9. What's an acceptable timeline for another referendum? 5 years from now, 5 years from the previous one? Just for the record.
  10. I suppose global geopolitics have to be squeezed in here next to Boris. What about US and Iran? What's going on? Will John Bolton finally get the war he has been dreaming about for decades ?
  11. British government files relating to those bombings remain 'classified' despite repeated requests from the Irish government and from the families of the victims, for the relevant documents to be opened and independently examined.
  12. I'd have no desire whatsoever to defend Adams, just glad that the decent pragmatic people, as you put it, managed to persuade him that peaceful methods were more conducive to his ultimate political aim than continuing the violence. I'd credit David Trimble too, for showing the flexibility and a willingness to compromise that Northern Ireland isn't exactly famous for. I can't comment on the motivations of the various British politicians who met Adams, I simply don't know what they were.
  13. I think that's true of Rowett's play-off season as well. Particularly after the defeat at Burton with only a few games to go. The identification of Hughes as surplus to requirements for a promotion chasing club, the dreadful mind-numbing football and his orchestration of the pathetic second leg surrender against Fulham will always be Rowett's legacy at Derby for me. It is strange though, that two different managers with quite different sets of players, with very different tactics both finished the season in 6th with just one point separating them.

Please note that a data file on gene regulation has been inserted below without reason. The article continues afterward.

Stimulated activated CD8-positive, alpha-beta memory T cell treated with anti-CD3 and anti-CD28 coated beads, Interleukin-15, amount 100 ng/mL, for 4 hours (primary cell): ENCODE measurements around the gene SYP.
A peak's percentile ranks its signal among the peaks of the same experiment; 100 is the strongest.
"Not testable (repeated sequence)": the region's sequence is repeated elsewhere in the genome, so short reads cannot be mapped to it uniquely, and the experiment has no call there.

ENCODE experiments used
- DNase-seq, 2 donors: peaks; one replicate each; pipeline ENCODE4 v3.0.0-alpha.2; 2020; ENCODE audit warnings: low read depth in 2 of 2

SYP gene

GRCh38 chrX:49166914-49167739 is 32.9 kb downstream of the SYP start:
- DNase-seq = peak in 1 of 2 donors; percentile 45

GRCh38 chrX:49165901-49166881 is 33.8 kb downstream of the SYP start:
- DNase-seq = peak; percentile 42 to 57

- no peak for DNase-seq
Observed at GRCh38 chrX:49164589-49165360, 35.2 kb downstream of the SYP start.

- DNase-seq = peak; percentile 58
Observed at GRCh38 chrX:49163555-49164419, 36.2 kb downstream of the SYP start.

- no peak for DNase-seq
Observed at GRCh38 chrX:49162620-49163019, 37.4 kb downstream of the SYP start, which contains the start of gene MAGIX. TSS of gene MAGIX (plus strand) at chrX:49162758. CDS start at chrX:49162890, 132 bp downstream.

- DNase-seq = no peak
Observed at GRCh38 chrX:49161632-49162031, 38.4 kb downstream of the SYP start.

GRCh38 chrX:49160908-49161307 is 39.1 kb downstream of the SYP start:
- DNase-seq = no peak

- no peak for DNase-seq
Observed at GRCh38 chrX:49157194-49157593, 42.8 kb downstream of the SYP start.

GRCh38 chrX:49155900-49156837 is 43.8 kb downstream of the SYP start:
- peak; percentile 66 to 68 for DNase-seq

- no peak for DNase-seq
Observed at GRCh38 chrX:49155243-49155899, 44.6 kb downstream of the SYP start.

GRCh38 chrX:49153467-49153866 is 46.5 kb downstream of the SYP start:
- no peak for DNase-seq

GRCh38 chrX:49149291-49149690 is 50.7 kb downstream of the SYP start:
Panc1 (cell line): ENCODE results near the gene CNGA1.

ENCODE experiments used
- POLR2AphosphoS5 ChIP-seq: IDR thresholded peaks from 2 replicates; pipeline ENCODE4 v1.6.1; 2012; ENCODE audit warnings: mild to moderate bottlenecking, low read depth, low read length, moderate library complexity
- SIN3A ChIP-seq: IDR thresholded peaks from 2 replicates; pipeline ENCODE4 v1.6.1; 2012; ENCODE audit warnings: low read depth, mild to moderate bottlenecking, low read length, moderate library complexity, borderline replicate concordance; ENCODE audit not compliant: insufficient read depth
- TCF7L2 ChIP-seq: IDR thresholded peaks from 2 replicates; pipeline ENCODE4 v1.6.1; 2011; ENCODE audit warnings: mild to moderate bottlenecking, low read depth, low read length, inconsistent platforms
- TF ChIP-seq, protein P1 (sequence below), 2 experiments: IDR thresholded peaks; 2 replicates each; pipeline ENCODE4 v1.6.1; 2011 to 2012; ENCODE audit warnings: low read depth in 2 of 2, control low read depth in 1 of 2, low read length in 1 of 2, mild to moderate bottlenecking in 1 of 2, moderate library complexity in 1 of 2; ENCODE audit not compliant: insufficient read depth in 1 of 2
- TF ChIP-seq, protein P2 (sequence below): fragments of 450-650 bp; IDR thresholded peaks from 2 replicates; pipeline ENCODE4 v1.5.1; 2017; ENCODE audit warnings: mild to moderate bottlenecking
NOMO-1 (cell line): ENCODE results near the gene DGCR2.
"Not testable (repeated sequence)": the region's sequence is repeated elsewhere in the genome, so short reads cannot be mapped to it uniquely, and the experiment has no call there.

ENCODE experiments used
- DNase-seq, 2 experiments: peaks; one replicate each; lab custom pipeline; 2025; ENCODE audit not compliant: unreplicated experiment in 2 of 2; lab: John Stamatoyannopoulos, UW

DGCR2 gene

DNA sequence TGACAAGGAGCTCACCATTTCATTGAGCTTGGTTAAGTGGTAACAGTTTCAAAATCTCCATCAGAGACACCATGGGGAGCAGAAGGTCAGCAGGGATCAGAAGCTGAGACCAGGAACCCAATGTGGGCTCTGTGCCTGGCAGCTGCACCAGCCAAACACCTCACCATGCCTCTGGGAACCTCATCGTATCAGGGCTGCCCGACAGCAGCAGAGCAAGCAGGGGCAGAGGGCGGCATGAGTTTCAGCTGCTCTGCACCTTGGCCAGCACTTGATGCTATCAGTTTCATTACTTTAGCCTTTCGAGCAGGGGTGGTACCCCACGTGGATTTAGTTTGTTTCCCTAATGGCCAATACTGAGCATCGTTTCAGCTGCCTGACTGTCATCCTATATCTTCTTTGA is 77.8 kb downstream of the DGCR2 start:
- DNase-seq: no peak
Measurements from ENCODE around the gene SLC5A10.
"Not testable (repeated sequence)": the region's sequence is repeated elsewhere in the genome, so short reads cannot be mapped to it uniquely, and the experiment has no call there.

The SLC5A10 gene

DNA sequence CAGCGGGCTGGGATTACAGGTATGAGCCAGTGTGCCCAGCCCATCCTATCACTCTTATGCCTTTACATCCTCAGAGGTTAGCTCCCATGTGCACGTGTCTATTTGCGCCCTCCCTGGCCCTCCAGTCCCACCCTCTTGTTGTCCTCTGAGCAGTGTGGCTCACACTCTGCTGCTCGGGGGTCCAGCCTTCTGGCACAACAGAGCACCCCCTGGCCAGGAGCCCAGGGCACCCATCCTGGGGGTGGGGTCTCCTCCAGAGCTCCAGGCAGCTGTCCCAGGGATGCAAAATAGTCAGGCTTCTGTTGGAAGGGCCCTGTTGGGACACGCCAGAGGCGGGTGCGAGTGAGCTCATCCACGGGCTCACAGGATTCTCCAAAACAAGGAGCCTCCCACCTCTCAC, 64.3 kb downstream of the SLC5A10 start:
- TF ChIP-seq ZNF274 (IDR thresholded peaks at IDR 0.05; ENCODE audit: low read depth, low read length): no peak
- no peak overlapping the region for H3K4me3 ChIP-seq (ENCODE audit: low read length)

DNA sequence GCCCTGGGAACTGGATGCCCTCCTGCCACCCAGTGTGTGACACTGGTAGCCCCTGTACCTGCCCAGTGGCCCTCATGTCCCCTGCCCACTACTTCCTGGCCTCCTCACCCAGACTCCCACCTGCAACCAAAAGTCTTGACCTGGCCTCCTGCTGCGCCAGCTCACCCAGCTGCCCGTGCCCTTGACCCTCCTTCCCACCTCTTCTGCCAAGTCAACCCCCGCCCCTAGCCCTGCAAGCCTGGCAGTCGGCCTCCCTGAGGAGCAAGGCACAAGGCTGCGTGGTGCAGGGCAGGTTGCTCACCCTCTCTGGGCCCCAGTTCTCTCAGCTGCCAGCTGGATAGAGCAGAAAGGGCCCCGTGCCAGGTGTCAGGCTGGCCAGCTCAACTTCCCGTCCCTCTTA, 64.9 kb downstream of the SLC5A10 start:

14. The documentary Rory Stewart presented about Afghanistan was quite good...the Great Game I think it was called. Rory came across as intelligent and thoughtful in that. One wonders how he ended up being a Tory.. 🤣.
  15. 'Brutal history on both sides', while true, doesn't quite give the full picture of the situation in Northern Ireland. It should be remembered that historically NI was a state that clearly discriminated against its Nationalist citizens since its foundation in the 1920s. 'A cold house for Catholics' as the Ulster Unionist David Trimble admitted in 1990s. Hence the Northern Ireland civil rights movement in the 1960s, which resulted in a violent government response and a violent Loyalist backlash (when some reforms were announced). From the somewhat understandable largely defensive Republican violence of the 1960s the Provisional IRA emerged, and they took a completely different approach. Targeting the British state in it's entirety, including innocent civilians (and I would add innocent soldiers and policemen - who were just doing their jobs), their actions were despicable, evil and unforgivable. Their methods simply cannot be defended by any reasonable person. I'm sure we agree entirely on that. However, I would argue that Northern Ireland was in fact the Right Place and the Right Time for some sort of response against the injustices the Nationalist community had suffered in Northern Ireland. A peaceful response (like the Civil Rights movement had been - in which John Hume was a prominent figure incidentally) was timely and entirely justified in my view. I'm quite ignorant of Corbyn's contact with Republicans or his motivations to be honest, but I can say that the British government was frequently in secret contact with the IRA as well as having extensive contact with Loyalist paramilitary groups.